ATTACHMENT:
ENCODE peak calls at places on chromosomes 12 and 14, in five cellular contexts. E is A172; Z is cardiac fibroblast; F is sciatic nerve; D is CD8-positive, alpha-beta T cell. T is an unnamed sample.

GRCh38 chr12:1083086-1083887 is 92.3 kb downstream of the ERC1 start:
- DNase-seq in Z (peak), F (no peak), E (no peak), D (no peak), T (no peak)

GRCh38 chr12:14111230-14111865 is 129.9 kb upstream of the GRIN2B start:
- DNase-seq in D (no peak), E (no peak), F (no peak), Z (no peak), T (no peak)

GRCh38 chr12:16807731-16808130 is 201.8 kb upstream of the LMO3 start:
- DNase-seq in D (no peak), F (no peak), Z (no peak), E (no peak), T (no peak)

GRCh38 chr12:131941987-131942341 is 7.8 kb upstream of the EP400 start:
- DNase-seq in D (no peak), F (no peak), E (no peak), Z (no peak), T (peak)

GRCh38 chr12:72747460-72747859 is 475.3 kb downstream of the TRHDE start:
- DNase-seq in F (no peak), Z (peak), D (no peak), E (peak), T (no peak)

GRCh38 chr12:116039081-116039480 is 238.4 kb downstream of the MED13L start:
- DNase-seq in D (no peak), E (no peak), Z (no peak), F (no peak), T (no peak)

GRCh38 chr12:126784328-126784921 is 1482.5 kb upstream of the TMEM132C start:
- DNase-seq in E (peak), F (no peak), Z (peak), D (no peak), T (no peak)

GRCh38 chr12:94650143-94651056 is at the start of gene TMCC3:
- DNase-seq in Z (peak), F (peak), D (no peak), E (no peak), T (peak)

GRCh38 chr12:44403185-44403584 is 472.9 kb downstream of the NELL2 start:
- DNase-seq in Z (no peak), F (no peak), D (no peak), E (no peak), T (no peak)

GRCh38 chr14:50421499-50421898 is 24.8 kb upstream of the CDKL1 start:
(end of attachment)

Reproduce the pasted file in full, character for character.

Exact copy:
ENCODE peak calls at places on chromosomes 12 and 14, in five cellular contexts. E is A172; Z is cardiac fibroblast; F is sciatic nerve; D is CD8-positive, alpha-beta T cell. T is an unnamed sample.

GRCh38 chr12:1083086-1083887 is 92.3 kb downstream of the ERC1 start:
- DNase-seq in Z (peak), F (no peak), E (no peak), D (no peak), T (no peak)

GRCh38 chr12:14111230-14111865 is 129.9 kb upstream of the GRIN2B start:
- DNase-seq in D (no peak), E (no peak), F (no peak), Z (no peak), T (no peak)

GRCh38 chr12:16807731-16808130 is 201.8 kb upstream of the LMO3 start:
- DNase-seq in D (no peak), F (no peak), Z (no peak), E (no peak), T (no peak)

GRCh38 chr12:131941987-131942341 is 7.8 kb upstream of the EP400 start:
- DNase-seq in D (no peak), F (no peak), E (no peak), Z (no peak), T (peak)

GRCh38 chr12:72747460-72747859 is 475.3 kb downstream of the TRHDE start:
- DNase-seq in F (no peak), Z (peak), D (no peak), E (peak), T (no peak)

GRCh38 chr12:116039081-116039480 is 238.4 kb downstream of the MED13L start:
- DNase-seq in D (no peak), E (no peak), Z (no peak), F (no peak), T (no peak)

GRCh38 chr12:126784328-126784921 is 1482.5 kb upstream of the TMEM132C start:
- DNase-seq in E (peak), F (no peak), Z (peak), D (no peak), T (no peak)

GRCh38 chr12:94650143-94651056 is at the start of gene TMCC3:
- DNase-seq in Z (peak), F (peak), D (no peak), E (no peak), T (peak)

GRCh38 chr12:44403185-44403584 is 472.9 kb downstream of the NELL2 start:
- DNase-seq in Z (no peak), F (no peak), D (no peak), E (no peak), T (no peak)

GRCh38 chr14:50421499-50421898 is 24.8 kb upstream of the CDKL1 start: